The Scariest Halloween Haunted House Attractions
“Our building is definitely haunted,” said Dwayne Sanburn, owner and creative director of The 13th Gate in Baton Rouge, Louisiana, one of the top-rated Halloween haunted house attractions in the United States.
Located in a warehouse that began as a brick foundry 150 years ago, the house comprises 13 nightmarish realms where your worst fears may come true, and anything can happen.
That includes riding an elevator with one of the characters, played by an actor, who suddenly disappears and is replaced by another character actor.
But there also could be real paranormal activity.
“I have heard voices, doors slam, and watched a ghostly figure on our security cameras,” Sanburn told VOA. It was particularly unnerving to hear a woman crying and realize no one was there.”
“One time, when I heard banging on a wall, I told myself, ‘I can’t be scared of my own haunted house,’ ” he said and laughed.
Sanburn said he always looks forward to Halloween on October 31 and was drawn to haunted houses the first time he visited one as a teenager.
The 13th Gate is among the 13 best Halloween haunts recognized this year by Hauntworld Magazine, the world’s largest directory of haunted houses and horror attractions in the United States.
Others on the list include Pennhurst Haunted Asylum, located in a former asylum in Pennsylvania, and Fear Factory in Salt Lake City, Utah, which used to be a cement factory.
Besides being scary, the attractions are frightening artistic masterpieces.
“At 13th Gate, our level of detail can equal Hollywood movies, including the sets, lighting, costumes and makeup,” said Sanburn.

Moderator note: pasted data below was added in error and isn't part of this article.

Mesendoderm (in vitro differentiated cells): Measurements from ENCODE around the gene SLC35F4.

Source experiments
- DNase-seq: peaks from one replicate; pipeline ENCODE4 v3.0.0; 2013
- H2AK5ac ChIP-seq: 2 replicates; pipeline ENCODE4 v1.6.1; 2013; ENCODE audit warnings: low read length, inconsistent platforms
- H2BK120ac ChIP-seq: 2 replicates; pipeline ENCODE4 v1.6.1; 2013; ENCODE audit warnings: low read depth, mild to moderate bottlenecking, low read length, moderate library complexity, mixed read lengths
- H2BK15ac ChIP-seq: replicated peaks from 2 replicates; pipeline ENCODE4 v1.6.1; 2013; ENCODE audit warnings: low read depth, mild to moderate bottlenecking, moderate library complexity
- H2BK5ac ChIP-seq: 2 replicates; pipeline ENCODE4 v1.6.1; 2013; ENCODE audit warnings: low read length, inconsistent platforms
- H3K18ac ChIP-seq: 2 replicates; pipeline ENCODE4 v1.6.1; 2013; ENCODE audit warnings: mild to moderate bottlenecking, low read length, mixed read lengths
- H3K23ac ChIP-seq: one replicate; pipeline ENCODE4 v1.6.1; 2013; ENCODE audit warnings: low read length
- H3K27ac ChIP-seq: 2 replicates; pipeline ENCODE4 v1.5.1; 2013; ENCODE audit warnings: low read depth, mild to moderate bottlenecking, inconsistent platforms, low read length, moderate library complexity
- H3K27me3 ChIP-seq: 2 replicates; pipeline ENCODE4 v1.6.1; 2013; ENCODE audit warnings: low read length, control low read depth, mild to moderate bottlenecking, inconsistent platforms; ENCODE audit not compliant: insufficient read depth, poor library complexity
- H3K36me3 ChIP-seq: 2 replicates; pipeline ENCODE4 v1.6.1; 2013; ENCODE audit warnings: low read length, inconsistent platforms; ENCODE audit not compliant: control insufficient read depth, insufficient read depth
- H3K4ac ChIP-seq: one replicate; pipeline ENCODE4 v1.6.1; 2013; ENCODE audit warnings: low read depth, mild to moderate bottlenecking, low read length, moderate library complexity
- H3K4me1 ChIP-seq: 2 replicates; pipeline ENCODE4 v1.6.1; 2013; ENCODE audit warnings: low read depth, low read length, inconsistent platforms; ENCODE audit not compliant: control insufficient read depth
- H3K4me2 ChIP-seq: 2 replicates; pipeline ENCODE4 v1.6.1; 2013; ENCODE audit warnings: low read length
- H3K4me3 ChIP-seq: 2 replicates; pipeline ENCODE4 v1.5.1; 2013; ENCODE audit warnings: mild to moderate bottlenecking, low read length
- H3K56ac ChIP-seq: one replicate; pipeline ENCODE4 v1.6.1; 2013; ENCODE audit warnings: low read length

Tony Wohlgemuth, president of Kersey Valley Spooky Woods in Archdale, North Carolina, said this year’s theme focuses on a town taken over by ghastly spirits.
He said haunted house attractions have incredible visual and audio effects, in part due to the latest technology.
“At Spooky Woods we use effects to create lightning and thunder that feel real,” Wohlgemuth said, “and computer-controlled lighting with different colors and flickering effects.”
“The effects are used as a distraction,” he added, “but it’s really the actors that scare people. It’s the unknown and sudden scare you didn’t see coming.”
Alan Bennett, owner of Bennett’s Curse near Baltimore, Maryland, said animatronics (the technique of making and operating lifelike robots for film and other entertainment) and other scary effects, triggered by a motion detector, are used.
Bennett said the Halloween attraction is known for its large animated monsters like demons and giant pumpkins.
“There’s a haunted castle with creatures from the underworld, and an asylum with skeletons and evil pumpkins,” he said.
Jacob Preston, 15, from Alexandria, Virginia, came with his parents. He said that even though the castle was really scary, it was also fun. “I like horror movies and this kind of felt like I was in one,” he said.
“People get scared and then they are laughing,” said Michael Jubie, owner of the Headless Horseman Haunted Attractions in Ulster Park, New York. “Part of the appeal is that they want to be scared but also feel they are in a safe place.”
Jubie is a former undercover detective who used to wear disguises.
“We have the headless horseman on a live horse,” he said.
“One of our haunted houses has an underground tomb,” he added. “Another has a medical center with real operating room equipment from an old, abandoned hospital, including items from the morgue.”
These top-rated attractions draw thousands of visitors during the Halloween season in September and October.
“We’ll get about 70,000 this year,” Wohlgemuth said. “For some families it is an annual tradition.”
“We have parents who came when they were younger and are now taking their older children,” said Jubie.